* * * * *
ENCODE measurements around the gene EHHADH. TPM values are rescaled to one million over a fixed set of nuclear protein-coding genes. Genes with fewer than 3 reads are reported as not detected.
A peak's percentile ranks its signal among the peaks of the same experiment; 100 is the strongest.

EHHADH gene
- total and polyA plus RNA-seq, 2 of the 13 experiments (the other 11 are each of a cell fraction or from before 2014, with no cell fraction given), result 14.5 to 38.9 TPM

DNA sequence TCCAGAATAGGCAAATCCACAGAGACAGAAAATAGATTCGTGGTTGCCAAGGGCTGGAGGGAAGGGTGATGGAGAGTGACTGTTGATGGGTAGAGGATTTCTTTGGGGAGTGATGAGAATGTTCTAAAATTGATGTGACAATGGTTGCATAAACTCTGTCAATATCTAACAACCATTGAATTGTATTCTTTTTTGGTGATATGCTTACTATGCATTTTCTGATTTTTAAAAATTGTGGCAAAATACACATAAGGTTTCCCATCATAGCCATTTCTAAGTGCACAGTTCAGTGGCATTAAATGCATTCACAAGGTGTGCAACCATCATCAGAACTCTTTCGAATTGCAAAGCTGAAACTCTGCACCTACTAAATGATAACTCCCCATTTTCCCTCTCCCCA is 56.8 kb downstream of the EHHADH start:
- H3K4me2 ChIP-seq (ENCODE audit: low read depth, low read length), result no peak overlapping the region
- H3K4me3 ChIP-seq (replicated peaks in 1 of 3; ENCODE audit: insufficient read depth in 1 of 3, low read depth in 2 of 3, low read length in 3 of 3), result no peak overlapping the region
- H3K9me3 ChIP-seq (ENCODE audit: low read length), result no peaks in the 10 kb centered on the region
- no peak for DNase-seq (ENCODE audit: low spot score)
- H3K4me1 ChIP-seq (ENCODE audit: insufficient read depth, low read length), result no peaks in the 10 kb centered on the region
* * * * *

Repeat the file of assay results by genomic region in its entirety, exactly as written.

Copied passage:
ENCODE measurements around the gene EHHADH. TPM values are rescaled to one million over a fixed set of nuclear protein-coding genes. Genes with fewer than 3 reads are reported as not detected.
A peak's percentile ranks its signal among the peaks of the same experiment; 100 is the strongest.

EHHADH gene
- total and polyA plus RNA-seq, 2 of the 13 experiments (the other 11 are each of a cell fraction or from before 2014, with no cell fraction given), result 14.5 to 38.9 TPM

DNA sequence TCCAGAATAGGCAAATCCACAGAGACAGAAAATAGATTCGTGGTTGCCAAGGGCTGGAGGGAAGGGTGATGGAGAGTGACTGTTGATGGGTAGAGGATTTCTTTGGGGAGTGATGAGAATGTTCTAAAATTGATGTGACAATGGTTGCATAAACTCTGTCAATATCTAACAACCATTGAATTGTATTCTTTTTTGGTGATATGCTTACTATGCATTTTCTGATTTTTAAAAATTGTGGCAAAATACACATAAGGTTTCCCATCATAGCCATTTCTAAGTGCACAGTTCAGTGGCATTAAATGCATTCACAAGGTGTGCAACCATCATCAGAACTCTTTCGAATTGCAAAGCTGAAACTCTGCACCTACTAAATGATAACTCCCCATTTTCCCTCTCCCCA is 56.8 kb downstream of the EHHADH start:
- H3K4me2 ChIP-seq (ENCODE audit: low read depth, low read length), result no peak overlapping the region
- H3K4me3 ChIP-seq (replicated peaks in 1 of 3; ENCODE audit: insufficient read depth in 1 of 3, low read depth in 2 of 3, low read length in 3 of 3), result no peak overlapping the region
- H3K9me3 ChIP-seq (ENCODE audit: low read length), result no peaks in the 10 kb centered on the region
- no peak for DNase-seq (ENCODE audit: low spot score)
- H3K4me1 ChIP-seq (ENCODE audit: insufficient read depth, low read length), result no peaks in the 10 kb centered on the region